Abstract Number: OC 65.4
Meeting: ISTH 2021 Congress
Background: Evidence on optimal anticoagulant options in patients with AF who concurrently have active cancer remains elusive.
Aims: To describe anticoagulation treatment patterns and to assess the clinical outcomes associated with different anticoagulant strategy in AF patients who concurrently had active cancer.
Methods: Data was obtained from the University of Utah and Huntsman Cancer Institute (HCI) Hospitals. We included patients aged 18 years old or older who had a diagnosis of cancer and atrial fibrillation and who used of at least one anticoagulation therapy (warfarin, direct oral anticoagulant [DOAC] or low-molecular-weight heparin [LMWH] or unfractionated heparin [UFH]). Primary outcome was the treatment pattern for anticoagulation therapy, occurrence of thrombosis and bleeding events up to 1 year after cancer diagnosis.
Results: There were 566 patients included in the analysis. Mean age (standard deviation) was 76.2 years (10.8). Males were 57.6%. Of these, 309 (54.6%) patients had AF prior to cancer diagnosis. The rest of patients (257, 45.4%) had AF after cancer diagnosis. Majority of patients who had AF prior to cancer diagnosis continued to use the same anticoagulant (76.2%, 81.8% and 77.9% for warfarin, DOAC and LMWH/UFH users before cancer diagnosis). Table 1 demonstrates thrombotic and bleeding events after cancer diagnosis. Patients who used LMWH/UFH were associated with higher risk any arterial thrombosis (odds ratio 3.85, 95%CI 1.44-3.11), compared to warfarin group. Patients who used DOACs were associated with lower risk of venous thrombosis as compared to warfarin group (OR 0.47, 95%CI 0.27-0.83). Comparing to warfarin, patients who used LMWH/UFH were associated with higher any bleeding events (OR 2.49, 95%CI 1.60-3.88).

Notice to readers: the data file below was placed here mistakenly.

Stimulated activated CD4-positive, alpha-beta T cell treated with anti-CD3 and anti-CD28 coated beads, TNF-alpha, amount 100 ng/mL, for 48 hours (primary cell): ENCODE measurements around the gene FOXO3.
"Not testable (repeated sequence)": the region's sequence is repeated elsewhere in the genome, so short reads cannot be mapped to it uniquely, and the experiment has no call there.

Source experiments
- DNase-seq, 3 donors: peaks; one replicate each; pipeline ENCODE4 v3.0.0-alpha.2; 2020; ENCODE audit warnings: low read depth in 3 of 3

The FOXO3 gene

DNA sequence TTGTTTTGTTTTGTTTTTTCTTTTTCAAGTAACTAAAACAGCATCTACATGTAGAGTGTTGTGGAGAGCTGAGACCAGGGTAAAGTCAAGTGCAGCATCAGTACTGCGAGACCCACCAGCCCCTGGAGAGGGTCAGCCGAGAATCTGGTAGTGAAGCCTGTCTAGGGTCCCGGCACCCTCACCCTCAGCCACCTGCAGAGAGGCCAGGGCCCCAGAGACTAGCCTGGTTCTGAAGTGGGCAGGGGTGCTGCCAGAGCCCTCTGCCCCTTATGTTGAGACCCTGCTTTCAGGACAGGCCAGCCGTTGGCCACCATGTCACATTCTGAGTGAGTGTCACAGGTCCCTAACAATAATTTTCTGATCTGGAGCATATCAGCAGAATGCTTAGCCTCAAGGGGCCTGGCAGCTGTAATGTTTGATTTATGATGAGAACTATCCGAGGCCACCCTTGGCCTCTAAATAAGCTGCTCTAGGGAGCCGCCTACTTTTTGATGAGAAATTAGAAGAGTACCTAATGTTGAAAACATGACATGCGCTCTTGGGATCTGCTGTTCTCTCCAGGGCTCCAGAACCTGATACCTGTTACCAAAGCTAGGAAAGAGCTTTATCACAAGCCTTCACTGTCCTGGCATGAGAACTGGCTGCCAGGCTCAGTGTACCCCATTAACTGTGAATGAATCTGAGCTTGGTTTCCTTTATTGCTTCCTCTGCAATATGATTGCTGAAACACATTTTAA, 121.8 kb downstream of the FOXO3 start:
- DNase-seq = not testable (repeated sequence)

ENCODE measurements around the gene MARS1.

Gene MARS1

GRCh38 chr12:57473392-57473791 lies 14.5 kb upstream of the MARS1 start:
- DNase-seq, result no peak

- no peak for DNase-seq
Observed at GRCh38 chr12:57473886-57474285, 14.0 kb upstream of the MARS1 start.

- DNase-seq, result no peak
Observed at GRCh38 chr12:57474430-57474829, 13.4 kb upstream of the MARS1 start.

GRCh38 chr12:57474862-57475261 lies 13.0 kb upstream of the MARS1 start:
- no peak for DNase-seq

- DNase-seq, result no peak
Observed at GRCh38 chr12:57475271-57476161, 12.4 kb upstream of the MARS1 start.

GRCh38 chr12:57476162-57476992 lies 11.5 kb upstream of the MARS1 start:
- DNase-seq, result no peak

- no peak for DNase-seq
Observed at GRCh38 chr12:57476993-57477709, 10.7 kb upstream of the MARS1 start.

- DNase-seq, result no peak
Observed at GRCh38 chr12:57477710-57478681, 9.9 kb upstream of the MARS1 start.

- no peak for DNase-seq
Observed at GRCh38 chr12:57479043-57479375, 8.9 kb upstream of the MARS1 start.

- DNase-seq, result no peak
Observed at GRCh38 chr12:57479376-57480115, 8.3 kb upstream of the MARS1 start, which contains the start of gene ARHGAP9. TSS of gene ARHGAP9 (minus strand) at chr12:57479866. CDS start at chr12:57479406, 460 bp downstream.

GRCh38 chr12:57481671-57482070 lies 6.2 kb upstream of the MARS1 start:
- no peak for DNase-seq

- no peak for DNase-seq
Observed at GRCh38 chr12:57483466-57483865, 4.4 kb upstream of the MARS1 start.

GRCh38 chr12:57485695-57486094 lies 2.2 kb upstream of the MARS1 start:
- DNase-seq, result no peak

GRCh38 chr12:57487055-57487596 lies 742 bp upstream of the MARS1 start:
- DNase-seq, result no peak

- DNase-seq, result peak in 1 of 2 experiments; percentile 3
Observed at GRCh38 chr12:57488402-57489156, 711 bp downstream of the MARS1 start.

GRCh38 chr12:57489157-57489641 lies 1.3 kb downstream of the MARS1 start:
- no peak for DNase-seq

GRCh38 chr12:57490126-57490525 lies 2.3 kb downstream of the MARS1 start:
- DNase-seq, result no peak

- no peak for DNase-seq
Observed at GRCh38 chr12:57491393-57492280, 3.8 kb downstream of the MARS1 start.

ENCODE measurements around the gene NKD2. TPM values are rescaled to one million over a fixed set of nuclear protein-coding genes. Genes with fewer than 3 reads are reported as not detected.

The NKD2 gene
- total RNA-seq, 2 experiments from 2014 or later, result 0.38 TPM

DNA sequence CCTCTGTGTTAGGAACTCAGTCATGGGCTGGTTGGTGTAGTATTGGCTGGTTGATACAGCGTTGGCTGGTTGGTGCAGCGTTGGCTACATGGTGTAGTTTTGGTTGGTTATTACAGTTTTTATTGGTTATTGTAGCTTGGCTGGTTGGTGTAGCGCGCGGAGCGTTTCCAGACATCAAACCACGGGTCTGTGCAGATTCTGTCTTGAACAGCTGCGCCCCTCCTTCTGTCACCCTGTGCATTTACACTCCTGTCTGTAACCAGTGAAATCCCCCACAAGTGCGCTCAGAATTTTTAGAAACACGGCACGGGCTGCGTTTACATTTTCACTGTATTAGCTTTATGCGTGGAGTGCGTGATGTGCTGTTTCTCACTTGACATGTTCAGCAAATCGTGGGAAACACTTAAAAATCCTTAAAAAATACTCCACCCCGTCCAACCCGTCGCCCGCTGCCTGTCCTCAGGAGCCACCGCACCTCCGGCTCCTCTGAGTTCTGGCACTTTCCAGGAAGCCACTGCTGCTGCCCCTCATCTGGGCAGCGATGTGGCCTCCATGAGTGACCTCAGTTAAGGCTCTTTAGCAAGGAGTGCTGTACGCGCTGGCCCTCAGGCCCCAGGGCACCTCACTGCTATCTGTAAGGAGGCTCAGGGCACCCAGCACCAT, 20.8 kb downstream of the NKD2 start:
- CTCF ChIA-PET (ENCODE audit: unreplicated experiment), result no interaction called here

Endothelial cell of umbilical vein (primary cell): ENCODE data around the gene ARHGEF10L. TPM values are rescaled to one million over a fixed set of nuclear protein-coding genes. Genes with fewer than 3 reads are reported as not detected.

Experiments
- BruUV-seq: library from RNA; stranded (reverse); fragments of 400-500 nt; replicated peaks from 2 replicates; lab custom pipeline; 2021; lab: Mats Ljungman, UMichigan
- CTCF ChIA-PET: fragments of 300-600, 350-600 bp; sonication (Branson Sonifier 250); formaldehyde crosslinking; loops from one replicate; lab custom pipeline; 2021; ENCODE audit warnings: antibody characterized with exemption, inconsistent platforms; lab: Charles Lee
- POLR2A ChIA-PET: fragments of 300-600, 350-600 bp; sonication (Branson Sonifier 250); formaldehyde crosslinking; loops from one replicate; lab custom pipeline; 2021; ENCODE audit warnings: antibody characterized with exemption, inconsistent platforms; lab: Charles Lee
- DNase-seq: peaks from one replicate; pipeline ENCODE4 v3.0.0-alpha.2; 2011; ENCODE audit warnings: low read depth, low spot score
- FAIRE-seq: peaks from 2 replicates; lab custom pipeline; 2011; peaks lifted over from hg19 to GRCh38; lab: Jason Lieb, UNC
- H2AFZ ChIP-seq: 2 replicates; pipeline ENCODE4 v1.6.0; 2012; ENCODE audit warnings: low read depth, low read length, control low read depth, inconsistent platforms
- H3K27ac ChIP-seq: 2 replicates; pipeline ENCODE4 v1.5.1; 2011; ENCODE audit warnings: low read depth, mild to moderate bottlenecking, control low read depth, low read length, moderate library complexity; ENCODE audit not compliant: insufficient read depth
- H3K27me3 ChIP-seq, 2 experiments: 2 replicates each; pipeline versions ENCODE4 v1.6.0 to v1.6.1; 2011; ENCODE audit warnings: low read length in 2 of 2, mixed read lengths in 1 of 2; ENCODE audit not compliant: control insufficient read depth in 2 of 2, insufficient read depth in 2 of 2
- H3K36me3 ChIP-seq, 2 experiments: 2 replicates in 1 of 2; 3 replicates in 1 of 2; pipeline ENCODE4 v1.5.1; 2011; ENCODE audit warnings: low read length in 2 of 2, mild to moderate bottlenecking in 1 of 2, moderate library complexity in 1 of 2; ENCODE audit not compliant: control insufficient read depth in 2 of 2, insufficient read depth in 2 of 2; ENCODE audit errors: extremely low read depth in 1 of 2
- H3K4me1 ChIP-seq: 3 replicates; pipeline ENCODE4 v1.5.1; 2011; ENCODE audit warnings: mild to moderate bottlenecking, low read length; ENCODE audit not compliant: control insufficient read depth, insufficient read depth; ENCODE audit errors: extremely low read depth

Conclusions: Our study demonstrates a variety of anticoagulation prescription in AF patients who had active cancer. We observed differences of thrombotic and bleeding outcomes that might be attributed from anticoagulant strategy or patients’ predisposition. Prospective trials in AF patients with cancer are urgently needed.
To cite this abstract in AMA style:Chai-Adisaksopha C, Watanabe A, Dilokthornsakul P, Navaravong L, Chaiyakunapruk N. Prescription Patterns and Impact of Anticoagulant Therapy in Patients with Atrial Fibrillation who Had Active Cancer [abstract]. Res Pract Thromb Haemost. 2021; 5 (Suppl 2). https://abstracts.isth.org/abstract/prescription-patterns-and-impact-of-anticoagulant-therapy-in-patients-with-atrial-fibrillation-who-had-active-cancer/. Accessed October 20, 2021.
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